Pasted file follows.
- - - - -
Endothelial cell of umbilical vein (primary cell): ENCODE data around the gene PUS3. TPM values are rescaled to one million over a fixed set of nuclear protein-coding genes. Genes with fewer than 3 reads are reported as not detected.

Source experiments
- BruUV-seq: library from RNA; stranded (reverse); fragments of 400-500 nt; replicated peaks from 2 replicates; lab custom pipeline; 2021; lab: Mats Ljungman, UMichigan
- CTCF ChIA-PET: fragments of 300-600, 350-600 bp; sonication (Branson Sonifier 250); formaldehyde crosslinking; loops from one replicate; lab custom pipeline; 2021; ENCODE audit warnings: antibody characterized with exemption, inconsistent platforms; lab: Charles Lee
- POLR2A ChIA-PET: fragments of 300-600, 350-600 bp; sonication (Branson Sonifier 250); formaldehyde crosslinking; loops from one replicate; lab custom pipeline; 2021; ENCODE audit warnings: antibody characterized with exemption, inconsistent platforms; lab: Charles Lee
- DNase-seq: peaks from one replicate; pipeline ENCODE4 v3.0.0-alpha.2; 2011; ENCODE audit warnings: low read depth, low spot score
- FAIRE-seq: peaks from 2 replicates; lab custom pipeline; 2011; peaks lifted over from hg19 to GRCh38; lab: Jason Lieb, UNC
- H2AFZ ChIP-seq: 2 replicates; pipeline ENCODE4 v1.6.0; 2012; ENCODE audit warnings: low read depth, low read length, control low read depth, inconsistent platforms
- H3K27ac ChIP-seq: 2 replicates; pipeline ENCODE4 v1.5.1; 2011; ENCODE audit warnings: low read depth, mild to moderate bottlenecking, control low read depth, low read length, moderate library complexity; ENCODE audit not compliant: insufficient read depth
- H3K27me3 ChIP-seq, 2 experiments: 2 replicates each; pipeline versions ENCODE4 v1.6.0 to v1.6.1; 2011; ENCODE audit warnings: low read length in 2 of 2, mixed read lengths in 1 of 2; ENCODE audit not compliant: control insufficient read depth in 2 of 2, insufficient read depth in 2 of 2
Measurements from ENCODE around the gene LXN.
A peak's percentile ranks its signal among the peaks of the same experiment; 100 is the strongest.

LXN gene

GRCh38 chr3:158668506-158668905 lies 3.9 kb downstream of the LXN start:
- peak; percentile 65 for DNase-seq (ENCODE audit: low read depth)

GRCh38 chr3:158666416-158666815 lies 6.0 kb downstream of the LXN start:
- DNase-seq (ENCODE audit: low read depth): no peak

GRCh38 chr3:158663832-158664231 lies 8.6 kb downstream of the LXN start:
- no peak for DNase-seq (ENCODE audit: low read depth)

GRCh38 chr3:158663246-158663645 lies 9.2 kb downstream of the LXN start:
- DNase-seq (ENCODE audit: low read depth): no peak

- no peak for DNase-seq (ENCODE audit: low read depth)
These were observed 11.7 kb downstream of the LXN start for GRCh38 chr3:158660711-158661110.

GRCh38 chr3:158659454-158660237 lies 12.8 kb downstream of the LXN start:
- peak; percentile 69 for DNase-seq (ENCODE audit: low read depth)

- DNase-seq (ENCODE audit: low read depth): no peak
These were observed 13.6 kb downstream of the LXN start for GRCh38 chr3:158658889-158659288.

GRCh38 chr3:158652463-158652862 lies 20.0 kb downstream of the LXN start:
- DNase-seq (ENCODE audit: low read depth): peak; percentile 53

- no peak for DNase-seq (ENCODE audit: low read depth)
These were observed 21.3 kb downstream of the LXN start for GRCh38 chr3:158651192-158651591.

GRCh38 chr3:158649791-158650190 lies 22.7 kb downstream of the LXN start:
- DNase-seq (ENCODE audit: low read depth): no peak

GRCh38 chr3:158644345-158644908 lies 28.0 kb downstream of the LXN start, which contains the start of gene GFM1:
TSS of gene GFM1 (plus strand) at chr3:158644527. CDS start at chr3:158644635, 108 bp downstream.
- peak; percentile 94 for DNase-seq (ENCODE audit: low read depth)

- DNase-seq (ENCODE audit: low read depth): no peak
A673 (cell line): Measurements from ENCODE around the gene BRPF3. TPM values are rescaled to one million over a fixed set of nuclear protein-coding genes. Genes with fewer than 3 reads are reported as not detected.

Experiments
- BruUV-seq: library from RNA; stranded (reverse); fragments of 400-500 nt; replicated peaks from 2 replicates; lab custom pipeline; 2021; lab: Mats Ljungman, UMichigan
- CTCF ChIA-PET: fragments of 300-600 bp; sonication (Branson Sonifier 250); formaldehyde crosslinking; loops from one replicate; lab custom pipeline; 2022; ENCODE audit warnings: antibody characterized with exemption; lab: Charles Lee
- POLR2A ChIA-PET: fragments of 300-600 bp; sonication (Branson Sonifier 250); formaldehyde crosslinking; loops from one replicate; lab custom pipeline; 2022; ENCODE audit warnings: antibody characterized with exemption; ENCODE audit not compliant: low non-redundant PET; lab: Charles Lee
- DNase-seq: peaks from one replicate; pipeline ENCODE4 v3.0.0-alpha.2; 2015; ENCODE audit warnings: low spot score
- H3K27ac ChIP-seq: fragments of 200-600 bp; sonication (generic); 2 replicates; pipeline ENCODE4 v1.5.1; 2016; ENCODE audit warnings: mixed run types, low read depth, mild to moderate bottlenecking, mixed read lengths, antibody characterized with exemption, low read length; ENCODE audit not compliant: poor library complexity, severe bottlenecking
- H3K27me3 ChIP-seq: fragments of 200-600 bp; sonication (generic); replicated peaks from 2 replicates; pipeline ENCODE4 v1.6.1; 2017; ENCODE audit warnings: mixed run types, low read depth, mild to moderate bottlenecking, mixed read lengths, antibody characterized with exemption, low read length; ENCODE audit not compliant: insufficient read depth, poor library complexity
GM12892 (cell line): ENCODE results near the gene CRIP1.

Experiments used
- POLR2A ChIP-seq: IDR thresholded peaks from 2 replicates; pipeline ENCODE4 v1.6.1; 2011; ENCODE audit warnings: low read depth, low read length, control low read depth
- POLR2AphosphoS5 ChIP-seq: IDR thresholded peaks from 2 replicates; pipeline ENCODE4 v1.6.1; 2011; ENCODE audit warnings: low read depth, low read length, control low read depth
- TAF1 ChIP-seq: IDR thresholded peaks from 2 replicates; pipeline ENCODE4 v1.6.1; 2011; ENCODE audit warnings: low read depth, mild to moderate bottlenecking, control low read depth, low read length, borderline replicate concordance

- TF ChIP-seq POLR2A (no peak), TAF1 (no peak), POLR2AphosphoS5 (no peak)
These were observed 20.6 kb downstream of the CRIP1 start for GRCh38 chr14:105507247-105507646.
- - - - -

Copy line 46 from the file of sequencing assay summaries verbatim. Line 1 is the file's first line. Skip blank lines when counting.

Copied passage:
GM12892 (cell line): ENCODE results near the gene CRIP1.